, October 2011
New music for horn trio that needs fear no comparison with past great works
Of the three works here for the horn trio combination made classic by the masterpieces of Brahms and Ligeti (recorded some 10 years ago by the wonderful Danish Horn Trio—Chandos, 9/02), none appears overawed by the possible comparisons. Taken together, they offer a fascinating cross-section of the diversity of temperament among Danish composers.
Pride of place goes to the best-known figure of Poul Ruders. His Horn Trio dares to shadow the classic four-movement design, starting with a lengthy phase of rarefied Webernesque linearity, before a Bartókian perpetuum mobile and a horn solo with microtonal bendings (coloured by freely vibrating piano strings) provide polarised contrasts that the finale then juggles and re-balances.
To those familiar with Pelle Gudmundsen Holmgreen’s work, the pared-down abstraction of Near Still Distant Still will come as no surprise. Here is music that derives maximum effect from minimal means in a non-glamorous yet fascinating dialect of minimalism. More orientated towards conventional performative virtuosity and audience expectation is the Horn Trio of Søren Nils Eichberg, a new figure to me. From moment to moment this is highly engaging music in a polystylistic Messiaen to MacMillan way. On the broader level it satisfies less than the other two pieces, precisely because it seems unable to resist the urge to please.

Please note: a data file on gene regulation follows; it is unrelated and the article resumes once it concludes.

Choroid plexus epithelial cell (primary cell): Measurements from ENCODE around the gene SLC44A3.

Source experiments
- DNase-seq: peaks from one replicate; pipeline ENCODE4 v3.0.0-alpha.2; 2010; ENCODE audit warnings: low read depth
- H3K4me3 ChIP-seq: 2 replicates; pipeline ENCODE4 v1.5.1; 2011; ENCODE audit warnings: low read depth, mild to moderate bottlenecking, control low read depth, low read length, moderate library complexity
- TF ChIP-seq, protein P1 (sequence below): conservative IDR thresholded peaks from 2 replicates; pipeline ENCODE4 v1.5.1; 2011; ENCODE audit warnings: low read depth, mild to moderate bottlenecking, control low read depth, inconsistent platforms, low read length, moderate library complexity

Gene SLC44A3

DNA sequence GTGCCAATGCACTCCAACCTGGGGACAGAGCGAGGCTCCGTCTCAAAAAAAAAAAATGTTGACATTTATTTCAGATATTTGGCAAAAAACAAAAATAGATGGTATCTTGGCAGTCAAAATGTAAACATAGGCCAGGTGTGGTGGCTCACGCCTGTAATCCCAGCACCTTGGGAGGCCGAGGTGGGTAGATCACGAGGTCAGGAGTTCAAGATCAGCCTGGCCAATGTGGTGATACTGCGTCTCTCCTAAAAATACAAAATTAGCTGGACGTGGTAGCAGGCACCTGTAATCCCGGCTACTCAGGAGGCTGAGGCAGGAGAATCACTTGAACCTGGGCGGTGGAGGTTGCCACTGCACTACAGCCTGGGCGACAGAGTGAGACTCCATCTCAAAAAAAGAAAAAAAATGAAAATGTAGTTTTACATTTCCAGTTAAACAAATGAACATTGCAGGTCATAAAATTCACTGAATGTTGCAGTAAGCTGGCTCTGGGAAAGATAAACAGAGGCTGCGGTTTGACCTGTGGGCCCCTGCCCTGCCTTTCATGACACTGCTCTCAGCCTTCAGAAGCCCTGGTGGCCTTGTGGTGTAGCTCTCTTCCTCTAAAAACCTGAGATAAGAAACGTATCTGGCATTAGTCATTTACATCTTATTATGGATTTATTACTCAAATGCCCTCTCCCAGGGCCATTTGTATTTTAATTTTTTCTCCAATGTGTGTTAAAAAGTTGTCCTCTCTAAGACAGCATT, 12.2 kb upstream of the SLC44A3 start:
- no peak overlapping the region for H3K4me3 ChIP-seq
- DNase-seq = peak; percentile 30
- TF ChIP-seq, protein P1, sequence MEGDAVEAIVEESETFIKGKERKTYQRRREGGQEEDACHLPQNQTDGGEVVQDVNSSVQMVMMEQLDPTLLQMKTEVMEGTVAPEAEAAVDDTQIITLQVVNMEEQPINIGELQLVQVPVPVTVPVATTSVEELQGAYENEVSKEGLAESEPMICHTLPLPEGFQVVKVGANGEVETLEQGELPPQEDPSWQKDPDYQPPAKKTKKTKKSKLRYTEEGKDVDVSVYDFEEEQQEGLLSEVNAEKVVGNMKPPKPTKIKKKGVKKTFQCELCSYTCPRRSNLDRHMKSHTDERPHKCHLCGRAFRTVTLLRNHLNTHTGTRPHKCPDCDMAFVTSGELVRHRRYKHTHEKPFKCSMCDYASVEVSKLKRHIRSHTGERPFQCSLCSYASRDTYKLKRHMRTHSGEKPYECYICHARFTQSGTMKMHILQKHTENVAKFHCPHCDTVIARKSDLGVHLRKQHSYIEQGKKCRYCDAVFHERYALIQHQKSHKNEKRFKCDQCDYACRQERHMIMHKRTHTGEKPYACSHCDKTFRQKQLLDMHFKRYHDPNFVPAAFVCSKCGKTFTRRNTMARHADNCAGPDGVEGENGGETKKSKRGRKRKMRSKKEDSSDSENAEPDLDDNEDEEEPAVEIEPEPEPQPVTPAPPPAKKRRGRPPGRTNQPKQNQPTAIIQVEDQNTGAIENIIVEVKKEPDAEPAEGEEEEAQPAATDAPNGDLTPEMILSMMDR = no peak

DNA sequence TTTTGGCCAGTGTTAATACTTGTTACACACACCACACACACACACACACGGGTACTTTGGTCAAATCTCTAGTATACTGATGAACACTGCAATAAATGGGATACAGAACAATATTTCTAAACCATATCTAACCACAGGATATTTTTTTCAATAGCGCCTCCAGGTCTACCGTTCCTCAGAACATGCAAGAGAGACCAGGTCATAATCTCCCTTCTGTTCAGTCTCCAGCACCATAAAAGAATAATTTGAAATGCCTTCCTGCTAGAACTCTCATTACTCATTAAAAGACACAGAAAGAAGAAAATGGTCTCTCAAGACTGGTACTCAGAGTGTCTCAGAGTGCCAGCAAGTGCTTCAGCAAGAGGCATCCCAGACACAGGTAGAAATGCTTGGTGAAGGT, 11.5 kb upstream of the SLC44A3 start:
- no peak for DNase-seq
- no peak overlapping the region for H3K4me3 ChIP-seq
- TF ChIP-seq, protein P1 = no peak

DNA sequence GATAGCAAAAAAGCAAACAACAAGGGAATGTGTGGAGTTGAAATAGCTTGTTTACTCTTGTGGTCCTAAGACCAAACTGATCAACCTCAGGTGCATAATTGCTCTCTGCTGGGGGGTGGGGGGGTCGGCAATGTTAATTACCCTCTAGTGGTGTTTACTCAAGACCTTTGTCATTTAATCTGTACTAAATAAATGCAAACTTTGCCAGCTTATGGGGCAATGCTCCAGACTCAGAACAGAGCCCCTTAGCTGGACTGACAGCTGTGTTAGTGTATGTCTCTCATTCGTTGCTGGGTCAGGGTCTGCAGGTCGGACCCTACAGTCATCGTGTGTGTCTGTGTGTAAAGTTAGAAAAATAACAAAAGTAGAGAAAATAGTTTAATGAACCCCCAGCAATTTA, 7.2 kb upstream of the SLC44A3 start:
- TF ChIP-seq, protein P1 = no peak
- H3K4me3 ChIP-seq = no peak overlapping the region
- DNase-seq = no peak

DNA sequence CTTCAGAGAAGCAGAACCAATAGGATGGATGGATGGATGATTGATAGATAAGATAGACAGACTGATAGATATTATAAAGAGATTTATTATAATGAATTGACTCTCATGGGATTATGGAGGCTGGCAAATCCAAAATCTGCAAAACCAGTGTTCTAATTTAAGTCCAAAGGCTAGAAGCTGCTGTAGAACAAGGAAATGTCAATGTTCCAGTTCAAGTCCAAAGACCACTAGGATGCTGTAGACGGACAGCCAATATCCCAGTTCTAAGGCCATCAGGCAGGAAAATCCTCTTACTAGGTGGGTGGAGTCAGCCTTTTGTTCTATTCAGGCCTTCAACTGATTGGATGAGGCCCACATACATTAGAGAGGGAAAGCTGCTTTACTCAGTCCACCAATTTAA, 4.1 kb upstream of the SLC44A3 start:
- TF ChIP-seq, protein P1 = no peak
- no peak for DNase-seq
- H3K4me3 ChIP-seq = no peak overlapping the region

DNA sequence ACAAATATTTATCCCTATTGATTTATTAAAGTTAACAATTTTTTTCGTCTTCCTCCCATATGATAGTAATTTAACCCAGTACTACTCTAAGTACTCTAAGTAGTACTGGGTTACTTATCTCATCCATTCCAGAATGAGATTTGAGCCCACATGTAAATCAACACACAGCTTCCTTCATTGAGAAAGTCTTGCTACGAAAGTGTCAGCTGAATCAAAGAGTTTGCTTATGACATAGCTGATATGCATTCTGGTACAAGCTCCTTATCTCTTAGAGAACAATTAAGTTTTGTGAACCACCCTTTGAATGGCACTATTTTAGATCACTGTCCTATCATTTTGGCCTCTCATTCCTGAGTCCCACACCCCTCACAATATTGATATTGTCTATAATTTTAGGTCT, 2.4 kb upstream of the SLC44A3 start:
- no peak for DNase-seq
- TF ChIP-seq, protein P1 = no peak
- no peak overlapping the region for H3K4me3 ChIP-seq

It is a talented piece nevertheless, and worth its place on a disc that is as finely recorded as it is played.